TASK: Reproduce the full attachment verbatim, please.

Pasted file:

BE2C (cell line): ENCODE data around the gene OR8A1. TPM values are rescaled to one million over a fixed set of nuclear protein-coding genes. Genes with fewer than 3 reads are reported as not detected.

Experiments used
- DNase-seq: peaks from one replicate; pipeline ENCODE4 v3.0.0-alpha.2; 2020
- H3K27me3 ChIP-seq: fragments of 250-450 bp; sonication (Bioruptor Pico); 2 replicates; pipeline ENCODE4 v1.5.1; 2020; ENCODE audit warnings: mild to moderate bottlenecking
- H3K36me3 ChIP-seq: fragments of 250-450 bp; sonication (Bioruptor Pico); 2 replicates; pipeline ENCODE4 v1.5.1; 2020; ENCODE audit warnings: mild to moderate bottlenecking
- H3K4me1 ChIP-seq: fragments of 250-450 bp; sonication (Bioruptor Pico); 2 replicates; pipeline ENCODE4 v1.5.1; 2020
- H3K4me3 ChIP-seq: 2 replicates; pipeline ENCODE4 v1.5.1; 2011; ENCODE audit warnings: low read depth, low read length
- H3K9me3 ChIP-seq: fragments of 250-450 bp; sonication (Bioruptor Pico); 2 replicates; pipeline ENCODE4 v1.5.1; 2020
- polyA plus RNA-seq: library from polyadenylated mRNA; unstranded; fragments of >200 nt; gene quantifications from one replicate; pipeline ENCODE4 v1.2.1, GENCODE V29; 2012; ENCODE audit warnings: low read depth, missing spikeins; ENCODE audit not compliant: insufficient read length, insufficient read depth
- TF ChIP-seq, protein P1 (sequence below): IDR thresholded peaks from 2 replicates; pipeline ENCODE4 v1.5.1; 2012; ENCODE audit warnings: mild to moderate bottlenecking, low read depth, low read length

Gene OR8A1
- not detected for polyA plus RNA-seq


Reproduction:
BE2C (cell line): ENCODE data around the gene OR8A1. TPM values are rescaled to one million over a fixed set of nuclear protein-coding genes. Genes with fewer than 3 reads are reported as not detected.

Experiments used
- DNase-seq: peaks from one replicate; pipeline ENCODE4 v3.0.0-alpha.2; 2020
- H3K27me3 ChIP-seq: fragments of 250-450 bp; sonication (Bioruptor Pico); 2 replicates; pipeline ENCODE4 v1.5.1; 2020; ENCODE audit warnings: mild to moderate bottlenecking
- H3K36me3 ChIP-seq: fragments of 250-450 bp; sonication (Bioruptor Pico); 2 replicates; pipeline ENCODE4 v1.5.1; 2020; ENCODE audit warnings: mild to moderate bottlenecking
- H3K4me1 ChIP-seq: fragments of 250-450 bp; sonication (Bioruptor Pico); 2 replicates; pipeline ENCODE4 v1.5.1; 2020
- H3K4me3 ChIP-seq: 2 replicates; pipeline ENCODE4 v1.5.1; 2011; ENCODE audit warnings: low read depth, low read length
- H3K9me3 ChIP-seq: fragments of 250-450 bp; sonication (Bioruptor Pico); 2 replicates; pipeline ENCODE4 v1.5.1; 2020
- polyA plus RNA-seq: library from polyadenylated mRNA; unstranded; fragments of >200 nt; gene quantifications from one replicate; pipeline ENCODE4 v1.2.1, GENCODE V29; 2012; ENCODE audit warnings: low read depth, missing spikeins; ENCODE audit not compliant: insufficient read length, insufficient read depth
- TF ChIP-seq, protein P1 (sequence below): IDR thresholded peaks from 2 replicates; pipeline ENCODE4 v1.5.1; 2012; ENCODE audit warnings: mild to moderate bottlenecking, low read depth, low read length

Gene OR8A1
- not detected for polyA plus RNA-seq